Oh!…I was beginning to see why Julian might have something to say to us as we sheltered-in-place during our own pandemic.  Peering out from the Zoom gallery, we appeared to be in cells of our own, isolated from one another, but still connecting through a window into the retreat community of around 100 participants.

What followed were three days of Matthew’s deeply engaging teaching about Julian’s words, along with periods of silent meditation and restful Taize music.  I cannot do justice to this special time in a blog post, but here are some of the words and thoughts that offer spiritual sustenance for the days ahead: 


  • Essentially, Julian reset the dial from a wrathful, punitive God she had known as a child, to one of Divine Love– a love that was expansive, generous, and endless. All the “fruits of the spirit” flowed from this Source.
  • She spoke of the “falls” that we all suffer in life as “behovely”, an archaic term meaning “necessary or advantageous”.  Through the parable of the Lord and the Servant, she illustrated that faults and failure can be helpful for greater connection and spiritual deepening.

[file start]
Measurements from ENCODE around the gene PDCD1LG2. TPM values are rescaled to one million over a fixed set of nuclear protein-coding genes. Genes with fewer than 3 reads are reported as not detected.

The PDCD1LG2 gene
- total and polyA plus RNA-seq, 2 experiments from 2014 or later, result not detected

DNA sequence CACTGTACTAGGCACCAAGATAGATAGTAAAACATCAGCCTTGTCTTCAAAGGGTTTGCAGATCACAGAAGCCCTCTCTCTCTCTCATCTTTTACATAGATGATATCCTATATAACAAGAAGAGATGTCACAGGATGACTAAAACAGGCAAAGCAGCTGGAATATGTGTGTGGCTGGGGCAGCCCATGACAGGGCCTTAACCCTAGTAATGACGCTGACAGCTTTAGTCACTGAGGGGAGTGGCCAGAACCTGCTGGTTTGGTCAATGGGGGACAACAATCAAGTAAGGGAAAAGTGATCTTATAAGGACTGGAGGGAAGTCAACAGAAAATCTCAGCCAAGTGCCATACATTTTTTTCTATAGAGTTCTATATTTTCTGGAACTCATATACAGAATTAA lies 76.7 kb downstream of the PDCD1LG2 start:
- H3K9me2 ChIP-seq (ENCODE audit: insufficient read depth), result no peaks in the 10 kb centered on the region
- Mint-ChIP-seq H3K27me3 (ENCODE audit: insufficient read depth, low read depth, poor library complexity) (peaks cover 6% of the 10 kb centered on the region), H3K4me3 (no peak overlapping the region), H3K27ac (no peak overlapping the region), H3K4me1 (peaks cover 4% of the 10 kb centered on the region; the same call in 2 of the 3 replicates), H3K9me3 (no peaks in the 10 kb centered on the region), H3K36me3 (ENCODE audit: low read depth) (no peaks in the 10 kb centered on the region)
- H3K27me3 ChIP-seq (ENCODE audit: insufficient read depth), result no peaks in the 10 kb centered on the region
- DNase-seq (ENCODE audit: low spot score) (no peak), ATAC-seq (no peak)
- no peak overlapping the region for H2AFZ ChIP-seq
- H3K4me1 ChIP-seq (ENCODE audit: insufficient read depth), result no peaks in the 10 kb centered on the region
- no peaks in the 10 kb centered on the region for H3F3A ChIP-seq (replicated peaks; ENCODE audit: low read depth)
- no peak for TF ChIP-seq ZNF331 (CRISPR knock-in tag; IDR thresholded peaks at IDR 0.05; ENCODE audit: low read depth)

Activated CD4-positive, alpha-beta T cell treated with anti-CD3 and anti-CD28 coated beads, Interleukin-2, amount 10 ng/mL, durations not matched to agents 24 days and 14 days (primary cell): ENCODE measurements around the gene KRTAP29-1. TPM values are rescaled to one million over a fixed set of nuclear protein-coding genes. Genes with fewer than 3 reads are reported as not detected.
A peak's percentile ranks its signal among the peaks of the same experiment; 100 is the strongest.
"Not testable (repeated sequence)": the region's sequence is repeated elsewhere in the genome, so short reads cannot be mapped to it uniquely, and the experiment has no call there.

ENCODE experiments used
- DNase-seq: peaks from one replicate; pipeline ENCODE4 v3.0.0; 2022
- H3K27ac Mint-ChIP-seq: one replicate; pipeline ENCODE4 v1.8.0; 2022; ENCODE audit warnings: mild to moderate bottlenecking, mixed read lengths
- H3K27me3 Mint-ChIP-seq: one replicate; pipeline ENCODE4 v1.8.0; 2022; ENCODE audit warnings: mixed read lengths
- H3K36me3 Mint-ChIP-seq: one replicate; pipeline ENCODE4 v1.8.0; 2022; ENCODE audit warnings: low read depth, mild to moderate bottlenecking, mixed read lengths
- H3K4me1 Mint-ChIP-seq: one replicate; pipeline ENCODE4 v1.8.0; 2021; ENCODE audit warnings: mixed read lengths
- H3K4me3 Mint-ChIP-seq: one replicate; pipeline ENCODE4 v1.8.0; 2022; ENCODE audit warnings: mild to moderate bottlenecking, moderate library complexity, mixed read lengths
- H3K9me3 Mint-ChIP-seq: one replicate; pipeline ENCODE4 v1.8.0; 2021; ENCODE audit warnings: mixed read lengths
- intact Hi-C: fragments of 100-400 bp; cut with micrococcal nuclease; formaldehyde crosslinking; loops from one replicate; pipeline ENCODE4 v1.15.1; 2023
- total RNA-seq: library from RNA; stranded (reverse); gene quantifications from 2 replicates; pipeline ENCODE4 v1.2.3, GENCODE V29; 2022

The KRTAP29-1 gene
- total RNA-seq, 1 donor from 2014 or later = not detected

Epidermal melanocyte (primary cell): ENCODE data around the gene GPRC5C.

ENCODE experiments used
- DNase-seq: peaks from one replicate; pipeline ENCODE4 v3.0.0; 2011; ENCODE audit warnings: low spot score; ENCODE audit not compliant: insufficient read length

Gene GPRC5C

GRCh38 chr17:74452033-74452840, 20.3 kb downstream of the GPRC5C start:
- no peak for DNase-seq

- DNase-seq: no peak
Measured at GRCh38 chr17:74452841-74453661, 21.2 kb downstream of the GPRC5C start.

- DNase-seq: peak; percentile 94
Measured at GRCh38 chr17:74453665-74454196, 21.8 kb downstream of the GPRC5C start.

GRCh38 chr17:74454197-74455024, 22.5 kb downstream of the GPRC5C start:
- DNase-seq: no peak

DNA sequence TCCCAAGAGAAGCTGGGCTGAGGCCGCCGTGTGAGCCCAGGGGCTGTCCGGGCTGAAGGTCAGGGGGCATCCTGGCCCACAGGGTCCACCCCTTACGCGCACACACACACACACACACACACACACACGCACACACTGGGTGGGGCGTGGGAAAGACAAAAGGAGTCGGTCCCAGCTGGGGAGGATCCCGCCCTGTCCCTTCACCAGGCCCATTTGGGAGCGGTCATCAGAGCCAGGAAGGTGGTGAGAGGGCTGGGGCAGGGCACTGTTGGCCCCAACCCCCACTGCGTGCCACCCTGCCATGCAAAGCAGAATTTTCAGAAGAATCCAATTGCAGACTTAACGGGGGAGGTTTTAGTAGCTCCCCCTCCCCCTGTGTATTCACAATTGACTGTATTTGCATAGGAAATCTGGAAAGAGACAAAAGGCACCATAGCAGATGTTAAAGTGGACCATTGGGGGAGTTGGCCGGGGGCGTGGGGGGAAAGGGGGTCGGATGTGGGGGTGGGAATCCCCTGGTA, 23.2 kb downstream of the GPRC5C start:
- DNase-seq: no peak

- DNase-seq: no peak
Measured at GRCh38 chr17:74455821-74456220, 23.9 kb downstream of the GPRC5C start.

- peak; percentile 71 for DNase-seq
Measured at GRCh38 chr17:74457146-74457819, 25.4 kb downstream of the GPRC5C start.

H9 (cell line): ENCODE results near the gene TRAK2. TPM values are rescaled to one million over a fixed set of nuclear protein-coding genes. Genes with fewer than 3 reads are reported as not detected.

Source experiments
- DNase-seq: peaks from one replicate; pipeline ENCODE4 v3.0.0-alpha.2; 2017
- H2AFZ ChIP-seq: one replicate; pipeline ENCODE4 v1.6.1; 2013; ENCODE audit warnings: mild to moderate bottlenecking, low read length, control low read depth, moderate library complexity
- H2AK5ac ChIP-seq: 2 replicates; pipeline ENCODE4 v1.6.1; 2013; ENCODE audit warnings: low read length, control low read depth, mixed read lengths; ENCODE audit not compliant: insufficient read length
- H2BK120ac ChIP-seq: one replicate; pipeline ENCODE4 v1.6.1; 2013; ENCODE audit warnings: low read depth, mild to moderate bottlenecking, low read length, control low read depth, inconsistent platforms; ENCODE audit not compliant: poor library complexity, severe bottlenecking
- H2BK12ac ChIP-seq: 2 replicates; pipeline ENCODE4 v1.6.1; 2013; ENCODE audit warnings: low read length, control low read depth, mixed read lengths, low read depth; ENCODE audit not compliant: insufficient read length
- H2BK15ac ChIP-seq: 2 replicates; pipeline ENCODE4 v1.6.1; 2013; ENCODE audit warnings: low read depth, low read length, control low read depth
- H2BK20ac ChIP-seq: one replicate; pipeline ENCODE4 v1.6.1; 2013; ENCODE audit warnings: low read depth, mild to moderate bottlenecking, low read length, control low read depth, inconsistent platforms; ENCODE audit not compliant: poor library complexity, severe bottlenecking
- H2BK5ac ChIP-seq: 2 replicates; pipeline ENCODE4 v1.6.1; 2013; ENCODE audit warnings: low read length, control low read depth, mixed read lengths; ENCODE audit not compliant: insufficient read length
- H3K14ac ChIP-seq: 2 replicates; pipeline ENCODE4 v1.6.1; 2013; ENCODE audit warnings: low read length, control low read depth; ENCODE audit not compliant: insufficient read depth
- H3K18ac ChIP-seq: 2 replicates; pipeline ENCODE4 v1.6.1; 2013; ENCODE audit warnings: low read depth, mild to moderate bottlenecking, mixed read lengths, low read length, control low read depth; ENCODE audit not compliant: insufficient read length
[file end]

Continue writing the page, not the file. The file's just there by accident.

• She counseled that life’s repeating cycle of “weal” and “woe”, joy and pain, is education for the soul, a way of learning to trust a Divine Love that is deeper than everything.  We were challenged with the question:  How would your life be different if you learned to trust the Source who called you into being?


Matthew reminded us that the contemplative Prayer of the Heart practice is essential for cultivating the “fruits of the spirit” — hope, faith, love, kindness, compassion, and trust. It is what allows us to work on ourselves so we can serve from within and engage with healing in the world.  As Julian wrote, “Prayer soothes the soul and shapes us for grace”.

In this retreat Matthew opened a path forward for us with a comforting and hopeful message:

“Julian brings us back to trust, coherence, love, and meaning in a bewildering time.”